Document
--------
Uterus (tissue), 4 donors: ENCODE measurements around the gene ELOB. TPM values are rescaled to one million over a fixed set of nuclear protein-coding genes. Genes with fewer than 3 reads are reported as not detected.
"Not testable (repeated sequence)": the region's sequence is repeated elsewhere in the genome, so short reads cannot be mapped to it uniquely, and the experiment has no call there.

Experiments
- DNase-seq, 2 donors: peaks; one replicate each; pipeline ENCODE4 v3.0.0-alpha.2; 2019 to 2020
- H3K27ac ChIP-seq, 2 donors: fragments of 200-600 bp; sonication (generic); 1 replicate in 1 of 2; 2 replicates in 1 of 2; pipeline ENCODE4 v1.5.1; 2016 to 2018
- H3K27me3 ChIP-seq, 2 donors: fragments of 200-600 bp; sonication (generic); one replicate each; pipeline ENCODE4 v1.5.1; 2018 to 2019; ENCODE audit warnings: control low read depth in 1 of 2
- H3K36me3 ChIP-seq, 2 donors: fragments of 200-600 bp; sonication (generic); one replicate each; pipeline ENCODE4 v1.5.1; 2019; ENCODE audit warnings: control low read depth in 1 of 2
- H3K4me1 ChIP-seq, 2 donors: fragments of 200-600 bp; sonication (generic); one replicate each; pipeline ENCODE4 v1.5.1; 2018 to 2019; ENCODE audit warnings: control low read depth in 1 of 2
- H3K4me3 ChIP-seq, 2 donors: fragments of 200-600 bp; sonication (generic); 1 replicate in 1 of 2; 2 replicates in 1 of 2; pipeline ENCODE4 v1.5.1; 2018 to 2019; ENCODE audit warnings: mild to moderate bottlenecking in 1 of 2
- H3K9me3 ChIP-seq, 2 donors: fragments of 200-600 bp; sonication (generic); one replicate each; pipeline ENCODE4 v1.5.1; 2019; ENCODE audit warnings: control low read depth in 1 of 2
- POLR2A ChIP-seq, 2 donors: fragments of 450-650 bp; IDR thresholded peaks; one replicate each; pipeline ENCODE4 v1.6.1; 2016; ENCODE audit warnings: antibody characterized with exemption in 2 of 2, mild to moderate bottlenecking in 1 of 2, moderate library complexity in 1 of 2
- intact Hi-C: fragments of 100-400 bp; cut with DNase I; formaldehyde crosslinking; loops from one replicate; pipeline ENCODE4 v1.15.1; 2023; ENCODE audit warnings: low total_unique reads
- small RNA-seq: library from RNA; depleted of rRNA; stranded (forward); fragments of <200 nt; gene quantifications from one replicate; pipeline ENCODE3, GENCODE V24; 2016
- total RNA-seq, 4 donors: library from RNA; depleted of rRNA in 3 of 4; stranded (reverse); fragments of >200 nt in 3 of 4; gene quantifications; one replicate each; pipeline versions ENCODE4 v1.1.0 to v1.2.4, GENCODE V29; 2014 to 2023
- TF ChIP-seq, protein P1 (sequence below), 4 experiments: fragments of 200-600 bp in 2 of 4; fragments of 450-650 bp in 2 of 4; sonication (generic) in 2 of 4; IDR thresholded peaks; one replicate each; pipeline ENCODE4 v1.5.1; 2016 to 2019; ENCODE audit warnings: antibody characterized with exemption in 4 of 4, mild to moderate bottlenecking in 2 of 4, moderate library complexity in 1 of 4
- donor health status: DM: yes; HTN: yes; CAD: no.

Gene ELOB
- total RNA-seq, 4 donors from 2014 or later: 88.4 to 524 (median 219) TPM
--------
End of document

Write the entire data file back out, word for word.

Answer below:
Uterus (tissue), 4 donors: ENCODE measurements around the gene ELOB. TPM values are rescaled to one million over a fixed set of nuclear protein-coding genes. Genes with fewer than 3 reads are reported as not detected.
"Not testable (repeated sequence)": the region's sequence is repeated elsewhere in the genome, so short reads cannot be mapped to it uniquely, and the experiment has no call there.

Experiments
- DNase-seq, 2 donors: peaks; one replicate each; pipeline ENCODE4 v3.0.0-alpha.2; 2019 to 2020
- H3K27ac ChIP-seq, 2 donors: fragments of 200-600 bp; sonication (generic); 1 replicate in 1 of 2; 2 replicates in 1 of 2; pipeline ENCODE4 v1.5.1; 2016 to 2018
- H3K27me3 ChIP-seq, 2 donors: fragments of 200-600 bp; sonication (generic); one replicate each; pipeline ENCODE4 v1.5.1; 2018 to 2019; ENCODE audit warnings: control low read depth in 1 of 2
- H3K36me3 ChIP-seq, 2 donors: fragments of 200-600 bp; sonication (generic); one replicate each; pipeline ENCODE4 v1.5.1; 2019; ENCODE audit warnings: control low read depth in 1 of 2
- H3K4me1 ChIP-seq, 2 donors: fragments of 200-600 bp; sonication (generic); one replicate each; pipeline ENCODE4 v1.5.1; 2018 to 2019; ENCODE audit warnings: control low read depth in 1 of 2
- H3K4me3 ChIP-seq, 2 donors: fragments of 200-600 bp; sonication (generic); 1 replicate in 1 of 2; 2 replicates in 1 of 2; pipeline ENCODE4 v1.5.1; 2018 to 2019; ENCODE audit warnings: mild to moderate bottlenecking in 1 of 2
- H3K9me3 ChIP-seq, 2 donors: fragments of 200-600 bp; sonication (generic); one replicate each; pipeline ENCODE4 v1.5.1; 2019; ENCODE audit warnings: control low read depth in 1 of 2
- POLR2A ChIP-seq, 2 donors: fragments of 450-650 bp; IDR thresholded peaks; one replicate each; pipeline ENCODE4 v1.6.1; 2016; ENCODE audit warnings: antibody characterized with exemption in 2 of 2, mild to moderate bottlenecking in 1 of 2, moderate library complexity in 1 of 2
- intact Hi-C: fragments of 100-400 bp; cut with DNase I; formaldehyde crosslinking; loops from one replicate; pipeline ENCODE4 v1.15.1; 2023; ENCODE audit warnings: low total_unique reads
- small RNA-seq: library from RNA; depleted of rRNA; stranded (forward); fragments of <200 nt; gene quantifications from one replicate; pipeline ENCODE3, GENCODE V24; 2016
- total RNA-seq, 4 donors: library from RNA; depleted of rRNA in 3 of 4; stranded (reverse); fragments of >200 nt in 3 of 4; gene quantifications; one replicate each; pipeline versions ENCODE4 v1.1.0 to v1.2.4, GENCODE V29; 2014 to 2023
- TF ChIP-seq, protein P1 (sequence below), 4 experiments: fragments of 200-600 bp in 2 of 4; fragments of 450-650 bp in 2 of 4; sonication (generic) in 2 of 4; IDR thresholded peaks; one replicate each; pipeline ENCODE4 v1.5.1; 2016 to 2019; ENCODE audit warnings: antibody characterized with exemption in 4 of 4, mild to moderate bottlenecking in 2 of 4, moderate library complexity in 1 of 4
- donor health status: DM: yes; HTN: yes; CAD: no.

Gene ELOB
- total RNA-seq, 4 donors from 2014 or later: 88.4 to 524 (median 219) TPM